William Shakespeare is best known, of course, as a playwright and a sonneteer. Less appreciated, however, is his other career as a pop songwriter. This year, on the 400th anniversary of his death, Rufus Wainwright and Paul Kelly have released new albums, Take All My Loves and Seven Sonnets & a Song respectively, that make it clear just how talented the Bard was in this sideline.
Most of his plays contain a handful of lyrics meant to be sung, no doubt to popular tunes of late 16th or early 17th century. Those melodies were never written down, alas, but scores of composers have done their best to supply the missing music in succeeding centuries. Even Shakespeare’s sonnets, those marvels of literary engineering, have invited composers to match the bouncing meters and clever rhymes with syncopation and melody.
For a long time, most of Shakespeare’s posthumous collaborators were classical composers and/or theater composers. But in recent years both jazz artists (such as John Dankworth and Theo Bleckmann) and pop artists have volunteered to co-write songs with the long-dead Englishman. Washington’s Bill & Taffy recorded the song “O Mistress Mine” from Twelfth Night. Roxy Music’s Bryan Ferry crooned “Sonnet No 18,” and Marianne Faithfull recited the “Epilogue” to The Tempest over Angelo Badalamenti’s string charts.
Perhaps best known are Loreena McKennitt’s adaptations of “Prospero’s Speech” from The Tempest and a monologue from Cymbeline to her ethereal soprano. But McKennitt does everything possible to distance us from Shakespeare’s words, wrapping them in ghostly synthesizers, Elizabethan harps and resounding echo. This may have enhanced the Renaissance Faire mysticism of the lyric, but it also eclipsed their accessibility and blunted their emotional impact.
Both Wainwright and Kelly try to avoid such stumbles on their own adaptations. The former warmed up for this year’s exercise by adapting three Shakespeare sonnets for his 2010 album All Days Are Nights: Songs for Lulu. Those unaccompanied vocal/piano performances ranged from the somewhat strained art song of “Sonnet 43” to the beguiling balladry of the homoerotic “Sonnet 20.” On the latter, Wainwright’s languid tenor seemed to moon despairingly and timelessly over an unattainable love.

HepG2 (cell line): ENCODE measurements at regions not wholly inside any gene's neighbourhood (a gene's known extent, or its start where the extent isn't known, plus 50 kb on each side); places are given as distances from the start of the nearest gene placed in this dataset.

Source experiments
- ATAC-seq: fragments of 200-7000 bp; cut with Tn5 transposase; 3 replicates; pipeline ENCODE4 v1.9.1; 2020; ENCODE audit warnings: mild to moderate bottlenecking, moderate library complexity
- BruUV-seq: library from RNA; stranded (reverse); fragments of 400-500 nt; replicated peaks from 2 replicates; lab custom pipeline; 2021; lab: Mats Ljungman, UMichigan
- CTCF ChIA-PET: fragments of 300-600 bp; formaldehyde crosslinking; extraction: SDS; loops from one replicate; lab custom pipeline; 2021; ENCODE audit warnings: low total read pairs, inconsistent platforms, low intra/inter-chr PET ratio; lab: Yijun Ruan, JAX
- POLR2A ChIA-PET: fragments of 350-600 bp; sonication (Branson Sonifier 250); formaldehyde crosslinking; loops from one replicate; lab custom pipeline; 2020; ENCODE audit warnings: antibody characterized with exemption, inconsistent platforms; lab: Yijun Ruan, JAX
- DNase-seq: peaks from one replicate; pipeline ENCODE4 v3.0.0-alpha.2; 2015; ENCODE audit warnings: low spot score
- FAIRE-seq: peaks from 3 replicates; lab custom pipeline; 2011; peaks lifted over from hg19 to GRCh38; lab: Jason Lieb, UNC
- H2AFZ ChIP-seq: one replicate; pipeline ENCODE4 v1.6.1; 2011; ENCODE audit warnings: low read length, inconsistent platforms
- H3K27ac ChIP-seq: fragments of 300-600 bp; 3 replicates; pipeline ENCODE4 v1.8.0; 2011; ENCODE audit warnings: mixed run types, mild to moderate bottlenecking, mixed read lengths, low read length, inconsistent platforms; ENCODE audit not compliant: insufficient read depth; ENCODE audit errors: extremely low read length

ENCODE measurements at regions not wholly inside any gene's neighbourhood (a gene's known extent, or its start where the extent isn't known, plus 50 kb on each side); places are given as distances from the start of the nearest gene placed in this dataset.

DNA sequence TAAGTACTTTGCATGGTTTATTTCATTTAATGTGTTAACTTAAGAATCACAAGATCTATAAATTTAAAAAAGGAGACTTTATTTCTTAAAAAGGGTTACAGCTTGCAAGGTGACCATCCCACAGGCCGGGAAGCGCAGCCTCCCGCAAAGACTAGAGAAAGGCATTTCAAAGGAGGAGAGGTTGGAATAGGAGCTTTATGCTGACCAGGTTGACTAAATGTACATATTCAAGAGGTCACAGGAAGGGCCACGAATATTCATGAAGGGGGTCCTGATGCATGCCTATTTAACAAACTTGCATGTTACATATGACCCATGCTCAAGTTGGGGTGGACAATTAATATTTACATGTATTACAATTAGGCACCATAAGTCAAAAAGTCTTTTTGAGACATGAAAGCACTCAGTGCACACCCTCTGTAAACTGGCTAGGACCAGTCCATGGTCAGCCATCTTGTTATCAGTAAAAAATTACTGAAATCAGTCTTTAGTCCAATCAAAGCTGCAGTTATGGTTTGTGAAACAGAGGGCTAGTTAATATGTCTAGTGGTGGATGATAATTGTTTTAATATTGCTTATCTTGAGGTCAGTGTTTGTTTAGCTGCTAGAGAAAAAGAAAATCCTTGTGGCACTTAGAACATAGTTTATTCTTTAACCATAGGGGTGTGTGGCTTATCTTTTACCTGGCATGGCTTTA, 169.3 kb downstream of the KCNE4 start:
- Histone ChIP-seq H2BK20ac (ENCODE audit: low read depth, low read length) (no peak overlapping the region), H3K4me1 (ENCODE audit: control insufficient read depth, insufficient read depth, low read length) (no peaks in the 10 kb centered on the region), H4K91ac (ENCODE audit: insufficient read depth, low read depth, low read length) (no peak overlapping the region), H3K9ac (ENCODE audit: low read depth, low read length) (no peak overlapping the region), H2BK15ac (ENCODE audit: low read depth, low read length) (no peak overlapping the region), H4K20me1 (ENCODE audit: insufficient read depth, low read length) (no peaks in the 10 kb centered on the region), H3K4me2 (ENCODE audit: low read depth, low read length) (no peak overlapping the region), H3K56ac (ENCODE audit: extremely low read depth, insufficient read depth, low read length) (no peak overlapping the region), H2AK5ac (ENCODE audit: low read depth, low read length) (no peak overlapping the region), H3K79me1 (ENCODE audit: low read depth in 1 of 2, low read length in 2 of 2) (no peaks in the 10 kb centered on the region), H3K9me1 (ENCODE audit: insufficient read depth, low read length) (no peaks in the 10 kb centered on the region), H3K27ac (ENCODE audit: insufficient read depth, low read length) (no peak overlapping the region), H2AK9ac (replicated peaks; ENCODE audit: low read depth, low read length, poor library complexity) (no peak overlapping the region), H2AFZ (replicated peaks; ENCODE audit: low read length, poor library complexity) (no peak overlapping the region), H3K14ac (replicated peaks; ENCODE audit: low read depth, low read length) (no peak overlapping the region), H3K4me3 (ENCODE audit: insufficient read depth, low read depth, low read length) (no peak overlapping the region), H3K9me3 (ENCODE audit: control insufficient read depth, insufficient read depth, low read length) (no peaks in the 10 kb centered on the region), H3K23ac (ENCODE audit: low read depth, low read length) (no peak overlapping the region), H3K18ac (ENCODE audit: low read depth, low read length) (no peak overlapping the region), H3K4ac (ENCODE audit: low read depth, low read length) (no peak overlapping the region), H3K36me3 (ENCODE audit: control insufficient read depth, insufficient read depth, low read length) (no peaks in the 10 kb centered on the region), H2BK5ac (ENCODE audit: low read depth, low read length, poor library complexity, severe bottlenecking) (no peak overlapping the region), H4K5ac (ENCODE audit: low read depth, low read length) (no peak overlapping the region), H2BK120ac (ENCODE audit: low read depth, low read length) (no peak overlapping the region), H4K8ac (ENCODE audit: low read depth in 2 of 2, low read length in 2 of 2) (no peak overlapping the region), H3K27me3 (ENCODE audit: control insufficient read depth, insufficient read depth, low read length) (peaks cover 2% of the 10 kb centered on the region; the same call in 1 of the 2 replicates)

Encouraged by these first attempts, the songwriter devotes this year’s Take All My Loves to nine Shakespearean sonnets in full-fledged arrangements that combine a pop band with either a symphony orchestra or a string quartet. The three earlier sonnets are included, but this time Wainwright turns them over to Austria’s classical soprano Anna Prohaska. She lends sumptuous tone and precision pitch to the songs, but she sounds emotionally distant in a way that Wainwright wasn’t on the originals.
This trade-off echoes a similar debate in theatrical circles: Is it more important that an actor articulate the dialogue with bell-like clarity and mathematical meter or that one capture the psychology and emotion of the character? Everyone will answer that you need both, but in the real world you have to make choices, and Wainwright often errs by deferring to classical reputations rather than trusting his own pop instincts.